The thing to know about Ojibwa culture...or any culture...is that it wouldn't exist unless the knowledge of its distinctive social characteristics had been passed down from one generation to the next.
A culture is an organic thing. Whether or not it lives or dies depends on what mummy and daddy, grandma and grandpa, auntie and uncle, neighbour and teacher, friend or foe tell the next generation about how the world works and what behaviors are expected of productive adults.
Think of culture as a template ...an outline...that's in place before a child is born. It defines consciousness and learned behaviors.
The process of learning is essential to culture and so is the process of teaching culture.
Time passes, the world turns, things change. Despite the good a public school system has done to improve healthcare and to foster homogenous culture in the modern world, it's tended to obliterate aspects of the many cultures that now make up the whole.
Now, at the beginning of the twenty first century, much of traditional Ojibwa culture has disappeared because the established methods of teaching children have vanished. Parents, grandparents, clans and spiritual guides are no longer the sole contributors to an Ojibwa child's value and belief system.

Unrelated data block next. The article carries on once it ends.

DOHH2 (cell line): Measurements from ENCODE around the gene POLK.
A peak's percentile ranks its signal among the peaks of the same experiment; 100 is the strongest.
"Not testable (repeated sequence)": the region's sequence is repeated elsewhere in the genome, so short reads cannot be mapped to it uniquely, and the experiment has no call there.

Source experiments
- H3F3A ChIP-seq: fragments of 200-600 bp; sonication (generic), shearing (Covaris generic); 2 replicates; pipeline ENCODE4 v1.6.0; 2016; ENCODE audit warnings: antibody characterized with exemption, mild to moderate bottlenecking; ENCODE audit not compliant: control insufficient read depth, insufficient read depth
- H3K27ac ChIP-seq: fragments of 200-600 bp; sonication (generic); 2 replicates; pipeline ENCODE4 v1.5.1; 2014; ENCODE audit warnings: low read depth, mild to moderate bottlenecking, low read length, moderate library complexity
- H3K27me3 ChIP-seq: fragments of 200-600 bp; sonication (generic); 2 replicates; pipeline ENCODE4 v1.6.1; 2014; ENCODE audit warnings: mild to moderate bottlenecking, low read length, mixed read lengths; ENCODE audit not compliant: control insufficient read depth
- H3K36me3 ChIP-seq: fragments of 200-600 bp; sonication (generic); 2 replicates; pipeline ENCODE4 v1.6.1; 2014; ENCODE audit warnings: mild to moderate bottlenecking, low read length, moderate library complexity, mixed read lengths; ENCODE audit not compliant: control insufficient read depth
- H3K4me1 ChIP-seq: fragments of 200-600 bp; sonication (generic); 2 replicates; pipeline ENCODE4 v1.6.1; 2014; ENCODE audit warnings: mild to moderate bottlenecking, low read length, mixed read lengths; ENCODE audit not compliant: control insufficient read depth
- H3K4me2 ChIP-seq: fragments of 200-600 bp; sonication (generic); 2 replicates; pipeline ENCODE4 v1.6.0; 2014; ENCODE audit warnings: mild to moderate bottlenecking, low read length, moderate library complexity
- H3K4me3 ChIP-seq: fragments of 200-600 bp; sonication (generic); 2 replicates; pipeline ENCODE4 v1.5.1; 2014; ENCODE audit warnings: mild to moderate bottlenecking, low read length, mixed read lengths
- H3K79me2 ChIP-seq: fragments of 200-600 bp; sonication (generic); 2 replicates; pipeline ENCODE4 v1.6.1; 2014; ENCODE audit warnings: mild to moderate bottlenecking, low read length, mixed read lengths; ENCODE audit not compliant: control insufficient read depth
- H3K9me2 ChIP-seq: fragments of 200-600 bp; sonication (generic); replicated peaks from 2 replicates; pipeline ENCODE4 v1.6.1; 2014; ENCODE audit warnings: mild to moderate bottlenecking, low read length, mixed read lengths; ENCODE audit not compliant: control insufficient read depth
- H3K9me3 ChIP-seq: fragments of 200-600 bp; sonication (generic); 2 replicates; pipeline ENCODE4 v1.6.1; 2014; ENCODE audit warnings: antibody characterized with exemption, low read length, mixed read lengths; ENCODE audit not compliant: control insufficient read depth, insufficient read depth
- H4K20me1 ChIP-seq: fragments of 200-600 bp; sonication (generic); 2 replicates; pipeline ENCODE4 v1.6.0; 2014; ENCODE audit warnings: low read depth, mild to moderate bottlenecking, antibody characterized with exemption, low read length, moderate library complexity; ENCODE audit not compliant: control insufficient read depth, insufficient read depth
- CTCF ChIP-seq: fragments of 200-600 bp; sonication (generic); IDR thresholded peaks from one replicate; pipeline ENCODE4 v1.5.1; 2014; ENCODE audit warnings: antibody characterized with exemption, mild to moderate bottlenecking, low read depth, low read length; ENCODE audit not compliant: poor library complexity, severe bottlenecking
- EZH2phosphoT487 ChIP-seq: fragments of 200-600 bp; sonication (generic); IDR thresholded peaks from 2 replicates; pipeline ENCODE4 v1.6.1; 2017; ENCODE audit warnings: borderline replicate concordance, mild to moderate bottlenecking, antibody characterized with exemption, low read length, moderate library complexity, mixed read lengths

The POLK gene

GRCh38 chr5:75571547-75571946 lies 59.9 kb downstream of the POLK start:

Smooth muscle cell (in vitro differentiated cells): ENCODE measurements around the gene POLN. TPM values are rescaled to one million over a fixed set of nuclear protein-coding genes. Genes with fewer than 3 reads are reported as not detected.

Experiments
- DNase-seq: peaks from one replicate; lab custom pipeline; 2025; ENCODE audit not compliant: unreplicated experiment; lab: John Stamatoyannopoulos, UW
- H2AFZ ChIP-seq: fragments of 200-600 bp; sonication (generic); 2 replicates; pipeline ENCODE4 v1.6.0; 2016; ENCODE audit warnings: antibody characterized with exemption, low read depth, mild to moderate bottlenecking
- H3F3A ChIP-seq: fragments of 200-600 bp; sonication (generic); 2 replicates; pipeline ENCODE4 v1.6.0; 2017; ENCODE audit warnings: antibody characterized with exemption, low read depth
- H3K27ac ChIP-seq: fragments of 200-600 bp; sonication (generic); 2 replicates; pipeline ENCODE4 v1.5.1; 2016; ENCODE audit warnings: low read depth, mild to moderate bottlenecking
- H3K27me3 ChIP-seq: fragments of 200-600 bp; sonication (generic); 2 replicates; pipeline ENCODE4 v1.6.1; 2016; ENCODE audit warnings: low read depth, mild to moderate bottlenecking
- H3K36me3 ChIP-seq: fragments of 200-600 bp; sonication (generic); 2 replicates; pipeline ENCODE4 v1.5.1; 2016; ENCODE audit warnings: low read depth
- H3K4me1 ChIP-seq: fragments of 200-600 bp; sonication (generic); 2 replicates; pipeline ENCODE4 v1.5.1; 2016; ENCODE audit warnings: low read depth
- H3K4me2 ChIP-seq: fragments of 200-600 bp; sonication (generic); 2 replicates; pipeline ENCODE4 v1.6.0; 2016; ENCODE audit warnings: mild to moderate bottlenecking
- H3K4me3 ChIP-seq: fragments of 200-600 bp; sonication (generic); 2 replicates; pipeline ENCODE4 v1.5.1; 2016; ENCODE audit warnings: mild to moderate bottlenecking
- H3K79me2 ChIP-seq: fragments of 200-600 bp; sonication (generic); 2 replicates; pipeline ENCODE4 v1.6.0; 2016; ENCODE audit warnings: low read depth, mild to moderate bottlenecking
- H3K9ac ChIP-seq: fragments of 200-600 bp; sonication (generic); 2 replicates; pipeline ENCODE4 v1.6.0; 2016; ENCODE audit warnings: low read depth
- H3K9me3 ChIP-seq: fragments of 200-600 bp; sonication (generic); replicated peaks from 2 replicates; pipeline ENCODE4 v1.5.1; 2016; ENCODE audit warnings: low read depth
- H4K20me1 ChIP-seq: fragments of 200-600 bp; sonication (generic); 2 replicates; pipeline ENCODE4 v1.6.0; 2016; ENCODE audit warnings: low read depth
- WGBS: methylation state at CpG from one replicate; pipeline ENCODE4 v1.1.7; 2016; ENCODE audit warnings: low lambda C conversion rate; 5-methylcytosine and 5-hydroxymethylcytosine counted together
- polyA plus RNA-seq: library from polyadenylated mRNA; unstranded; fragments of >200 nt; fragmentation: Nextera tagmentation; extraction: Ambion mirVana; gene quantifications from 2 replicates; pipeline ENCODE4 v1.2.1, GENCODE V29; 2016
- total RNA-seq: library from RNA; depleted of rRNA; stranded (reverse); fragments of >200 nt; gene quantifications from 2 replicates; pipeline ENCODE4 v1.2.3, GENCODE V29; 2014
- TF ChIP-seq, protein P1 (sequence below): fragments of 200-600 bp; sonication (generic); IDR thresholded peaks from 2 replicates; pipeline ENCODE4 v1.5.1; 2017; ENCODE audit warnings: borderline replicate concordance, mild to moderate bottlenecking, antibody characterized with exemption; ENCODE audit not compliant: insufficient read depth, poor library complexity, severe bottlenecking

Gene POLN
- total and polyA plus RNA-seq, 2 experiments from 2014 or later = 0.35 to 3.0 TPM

There's no longer a structure in place that is able to perpetuate the Ojibwa values and the Ojibwa beliefs that pervaded the traditional social order.
Those of us who still refer to ourselves as Ojibwa, live within a template defined by mainstream North American culture. Even those of us who live in remote rural areas, where game and foodstuffs are free for the taking, are inclined to hike to the general store for flour, sugar and eggs rather than spend most of our days hunting, fishing and trapping.
And even when we make part of our living in the bush, few of the younger generation can set a snare, construct a fish net, or bring down an animal without a gun...and there is only a handful of elders who could build a birch bark canoe.
But any culture will always exist in a constant state of change. As any teacher knows, the relationship between what is taught and what is learned is not constant. Some information is never absorbed and new knowledge is always presenting itself.
Seventy years ago, as a child, I lived in the bush two hundred miles north of Lake Superior where mainstream Canadians feared to tread. In that part of the world Ojibwa traditions endured, so that with the help of this World Wide Web thing (I could run, but I couldn't hide from the future!!) I'll try to tell you what I know about traditional Ojibwa customs.